1053 N Main St. Randolph, MA 

 
BOSTON (CBS) – As small businesses fight for federal help, some are too small to qualify in the first place. Now, they are forced to ask the public for donations just to stay afloat.
“I have always dreamed of opening in the main business district,” said Carina Pena. Six months ago, her dream came true when she and her husband opened Rose JP Consignment. “We literally put everything on the line,” said John Pena.
Then came the coronavirus pandemic, forcing the Penas to shut down, and do something they never considered before…ask the public for a bail-out through GoFundMe. “It’s like you’re really out of options and you’re really just feeling like you need to ask your customers for help,” said Carina.
“If we want these small businesses to get through this crisis, we need to invest in them,” said Jon Hurst, who heads up the Massachusetts Retailers Association. He started a Facebook page that’s full of local shops looking for a lifeline through fundraising. There are restaurants, a South End frame shop, a North End bookstore, and the list goes on. “One of their last straws is going to people in their community that value them and want them to survive, and be there when we get out of this crisis,” said Hurst.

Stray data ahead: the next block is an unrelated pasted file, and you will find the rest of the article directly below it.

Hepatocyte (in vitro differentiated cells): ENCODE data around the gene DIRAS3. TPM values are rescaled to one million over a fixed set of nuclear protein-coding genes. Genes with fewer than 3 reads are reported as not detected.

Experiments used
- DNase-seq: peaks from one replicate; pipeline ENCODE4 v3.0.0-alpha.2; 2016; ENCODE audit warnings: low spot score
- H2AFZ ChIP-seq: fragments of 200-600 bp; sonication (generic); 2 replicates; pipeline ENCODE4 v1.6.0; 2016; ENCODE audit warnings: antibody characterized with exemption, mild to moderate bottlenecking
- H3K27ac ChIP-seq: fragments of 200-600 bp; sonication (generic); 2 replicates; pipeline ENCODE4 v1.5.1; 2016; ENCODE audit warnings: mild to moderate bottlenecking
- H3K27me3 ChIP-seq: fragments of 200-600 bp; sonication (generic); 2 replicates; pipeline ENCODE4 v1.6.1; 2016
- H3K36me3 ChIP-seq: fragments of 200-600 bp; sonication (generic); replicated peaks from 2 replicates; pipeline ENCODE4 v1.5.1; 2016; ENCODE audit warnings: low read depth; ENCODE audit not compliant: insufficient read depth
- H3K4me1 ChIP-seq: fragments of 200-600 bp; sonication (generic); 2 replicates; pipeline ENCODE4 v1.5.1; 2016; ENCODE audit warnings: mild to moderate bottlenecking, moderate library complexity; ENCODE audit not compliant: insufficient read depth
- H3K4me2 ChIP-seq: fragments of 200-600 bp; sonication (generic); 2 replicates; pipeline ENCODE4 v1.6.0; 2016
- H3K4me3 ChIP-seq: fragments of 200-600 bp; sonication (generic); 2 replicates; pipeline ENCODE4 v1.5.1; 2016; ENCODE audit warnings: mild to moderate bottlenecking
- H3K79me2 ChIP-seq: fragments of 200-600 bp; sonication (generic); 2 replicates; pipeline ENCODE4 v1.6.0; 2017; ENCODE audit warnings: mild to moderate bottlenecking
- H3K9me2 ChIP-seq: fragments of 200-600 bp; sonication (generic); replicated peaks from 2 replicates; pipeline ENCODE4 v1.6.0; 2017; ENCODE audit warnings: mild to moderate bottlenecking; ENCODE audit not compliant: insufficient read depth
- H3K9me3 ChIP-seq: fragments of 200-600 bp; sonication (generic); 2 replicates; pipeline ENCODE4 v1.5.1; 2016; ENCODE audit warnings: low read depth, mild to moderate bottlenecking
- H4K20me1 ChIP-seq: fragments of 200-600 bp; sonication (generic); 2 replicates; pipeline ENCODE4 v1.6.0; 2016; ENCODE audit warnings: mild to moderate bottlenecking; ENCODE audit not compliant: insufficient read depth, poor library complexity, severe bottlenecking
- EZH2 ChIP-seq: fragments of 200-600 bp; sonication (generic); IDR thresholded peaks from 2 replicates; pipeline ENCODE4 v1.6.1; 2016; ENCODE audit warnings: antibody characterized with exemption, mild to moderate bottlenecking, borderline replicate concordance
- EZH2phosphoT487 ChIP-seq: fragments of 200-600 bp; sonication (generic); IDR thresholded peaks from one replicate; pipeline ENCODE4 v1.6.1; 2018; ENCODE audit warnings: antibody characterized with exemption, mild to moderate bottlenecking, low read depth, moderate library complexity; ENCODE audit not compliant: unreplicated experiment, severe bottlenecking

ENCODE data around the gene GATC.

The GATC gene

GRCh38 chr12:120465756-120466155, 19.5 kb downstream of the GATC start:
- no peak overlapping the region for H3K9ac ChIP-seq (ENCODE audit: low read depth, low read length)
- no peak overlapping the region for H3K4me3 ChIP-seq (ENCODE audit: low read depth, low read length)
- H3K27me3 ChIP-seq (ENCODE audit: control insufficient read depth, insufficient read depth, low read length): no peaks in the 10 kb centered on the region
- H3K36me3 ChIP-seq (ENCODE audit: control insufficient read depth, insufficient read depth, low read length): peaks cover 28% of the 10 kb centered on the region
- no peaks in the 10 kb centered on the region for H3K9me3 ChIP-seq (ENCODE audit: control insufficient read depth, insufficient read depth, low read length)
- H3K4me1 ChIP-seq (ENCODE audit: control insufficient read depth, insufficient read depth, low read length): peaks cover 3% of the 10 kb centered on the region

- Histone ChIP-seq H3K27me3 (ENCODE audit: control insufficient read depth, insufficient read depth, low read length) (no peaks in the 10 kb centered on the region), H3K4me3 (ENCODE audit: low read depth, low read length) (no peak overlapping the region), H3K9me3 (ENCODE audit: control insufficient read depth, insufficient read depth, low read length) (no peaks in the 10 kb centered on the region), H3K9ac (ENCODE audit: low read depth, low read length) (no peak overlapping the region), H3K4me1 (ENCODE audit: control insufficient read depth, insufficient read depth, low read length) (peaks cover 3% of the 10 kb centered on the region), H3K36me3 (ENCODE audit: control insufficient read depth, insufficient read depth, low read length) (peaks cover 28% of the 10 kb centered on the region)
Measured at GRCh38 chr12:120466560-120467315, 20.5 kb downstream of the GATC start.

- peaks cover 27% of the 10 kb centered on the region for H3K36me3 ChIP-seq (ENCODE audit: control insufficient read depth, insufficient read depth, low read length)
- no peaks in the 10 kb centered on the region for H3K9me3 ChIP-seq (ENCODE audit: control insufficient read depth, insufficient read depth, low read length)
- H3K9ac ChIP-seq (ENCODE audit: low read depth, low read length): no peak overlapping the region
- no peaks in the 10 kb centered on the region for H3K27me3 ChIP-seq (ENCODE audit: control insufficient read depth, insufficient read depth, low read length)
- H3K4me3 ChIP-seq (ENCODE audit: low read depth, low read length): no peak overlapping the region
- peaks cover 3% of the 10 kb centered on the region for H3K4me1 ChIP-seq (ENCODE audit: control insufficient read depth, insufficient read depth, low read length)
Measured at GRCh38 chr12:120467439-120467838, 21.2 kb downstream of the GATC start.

He says many small businesses don’t qualify for government aid. Rose JP Consignment is considered a “micro-business”, with just three employees on the payroll. The Penas have been told that’s too small to qualify for a grant.
They’ve opened an online store, which has them taking photos of inventory, mailing and delivering merchandise, and paying extra attention to their window display. They post special notes directing window-shoppers to their website.
“One of the things that’s happened with small businesses in this pandemic…you’re seeing more of the human behind it, and I think that’s what really people connect to, and that will determine how this will all get back on track when this is all over,” said Carina Pena. She hopes it’s the key to saving Main Street Massachusetts.